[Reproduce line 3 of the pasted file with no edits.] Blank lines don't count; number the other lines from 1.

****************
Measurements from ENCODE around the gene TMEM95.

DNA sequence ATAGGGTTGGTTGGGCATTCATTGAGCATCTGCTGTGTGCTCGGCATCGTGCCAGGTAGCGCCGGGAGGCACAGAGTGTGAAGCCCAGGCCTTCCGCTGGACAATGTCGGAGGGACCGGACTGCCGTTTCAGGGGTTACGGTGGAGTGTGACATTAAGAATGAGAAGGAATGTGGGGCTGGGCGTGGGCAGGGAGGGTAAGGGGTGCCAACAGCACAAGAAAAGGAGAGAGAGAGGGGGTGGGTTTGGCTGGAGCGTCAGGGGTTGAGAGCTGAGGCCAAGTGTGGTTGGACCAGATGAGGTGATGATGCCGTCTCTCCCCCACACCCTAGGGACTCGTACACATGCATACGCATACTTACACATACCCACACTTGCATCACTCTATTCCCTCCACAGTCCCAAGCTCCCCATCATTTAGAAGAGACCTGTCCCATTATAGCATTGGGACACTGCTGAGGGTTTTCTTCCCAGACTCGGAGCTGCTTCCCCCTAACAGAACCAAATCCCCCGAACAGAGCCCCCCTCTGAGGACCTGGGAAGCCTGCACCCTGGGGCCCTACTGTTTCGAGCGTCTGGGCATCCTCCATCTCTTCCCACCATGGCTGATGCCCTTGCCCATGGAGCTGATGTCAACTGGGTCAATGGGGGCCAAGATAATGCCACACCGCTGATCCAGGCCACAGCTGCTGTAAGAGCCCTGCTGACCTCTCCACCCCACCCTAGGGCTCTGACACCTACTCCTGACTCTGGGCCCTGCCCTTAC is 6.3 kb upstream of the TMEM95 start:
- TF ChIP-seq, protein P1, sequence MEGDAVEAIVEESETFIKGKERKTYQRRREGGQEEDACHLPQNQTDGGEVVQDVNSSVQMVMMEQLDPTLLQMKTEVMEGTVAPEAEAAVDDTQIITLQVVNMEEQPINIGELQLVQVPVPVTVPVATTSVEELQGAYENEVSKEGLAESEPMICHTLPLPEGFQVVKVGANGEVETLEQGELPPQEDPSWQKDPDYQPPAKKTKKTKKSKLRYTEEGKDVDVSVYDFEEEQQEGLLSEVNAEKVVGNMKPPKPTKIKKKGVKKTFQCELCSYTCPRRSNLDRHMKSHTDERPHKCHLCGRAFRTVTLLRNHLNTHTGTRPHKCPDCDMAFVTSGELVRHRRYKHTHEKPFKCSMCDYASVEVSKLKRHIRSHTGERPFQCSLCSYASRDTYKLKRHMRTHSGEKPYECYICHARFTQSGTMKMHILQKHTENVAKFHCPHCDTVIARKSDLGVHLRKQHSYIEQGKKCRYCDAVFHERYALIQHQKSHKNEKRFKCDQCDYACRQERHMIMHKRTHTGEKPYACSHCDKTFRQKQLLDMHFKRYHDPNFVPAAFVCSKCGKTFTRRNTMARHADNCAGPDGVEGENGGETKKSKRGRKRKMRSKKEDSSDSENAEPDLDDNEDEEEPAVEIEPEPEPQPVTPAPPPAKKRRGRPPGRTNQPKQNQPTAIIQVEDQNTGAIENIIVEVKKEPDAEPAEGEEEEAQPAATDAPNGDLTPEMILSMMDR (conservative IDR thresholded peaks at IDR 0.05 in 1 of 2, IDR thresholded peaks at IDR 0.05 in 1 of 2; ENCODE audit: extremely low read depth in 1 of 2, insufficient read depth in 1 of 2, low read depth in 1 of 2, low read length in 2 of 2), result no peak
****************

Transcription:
- TF ChIP-seq, protein P1, sequence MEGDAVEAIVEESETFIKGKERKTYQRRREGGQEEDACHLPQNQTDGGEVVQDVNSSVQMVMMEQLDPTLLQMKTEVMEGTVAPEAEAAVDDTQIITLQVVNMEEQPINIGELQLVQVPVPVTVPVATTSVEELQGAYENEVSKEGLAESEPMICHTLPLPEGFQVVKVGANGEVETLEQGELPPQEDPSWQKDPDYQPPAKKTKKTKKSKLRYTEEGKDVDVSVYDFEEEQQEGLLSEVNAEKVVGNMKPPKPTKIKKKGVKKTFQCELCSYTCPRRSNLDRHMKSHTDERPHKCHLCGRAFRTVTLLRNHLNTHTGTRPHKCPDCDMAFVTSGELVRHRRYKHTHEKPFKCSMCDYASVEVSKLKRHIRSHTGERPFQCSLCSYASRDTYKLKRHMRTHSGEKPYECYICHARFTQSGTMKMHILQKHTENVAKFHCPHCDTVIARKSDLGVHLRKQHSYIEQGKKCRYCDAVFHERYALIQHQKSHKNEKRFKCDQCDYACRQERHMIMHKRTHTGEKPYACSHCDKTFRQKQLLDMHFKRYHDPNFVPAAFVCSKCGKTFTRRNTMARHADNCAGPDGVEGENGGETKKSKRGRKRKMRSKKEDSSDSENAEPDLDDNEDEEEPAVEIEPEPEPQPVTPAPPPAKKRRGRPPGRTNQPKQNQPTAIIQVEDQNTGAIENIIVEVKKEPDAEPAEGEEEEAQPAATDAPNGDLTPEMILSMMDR (conservative IDR thresholded peaks at IDR 0.05 in 1 of 2, IDR thresholded peaks at IDR 0.05 in 1 of 2; ENCODE audit: extremely low read depth in 1 of 2, insufficient read depth in 1 of 2, low read depth in 1 of 2, low read length in 2 of 2), result no peak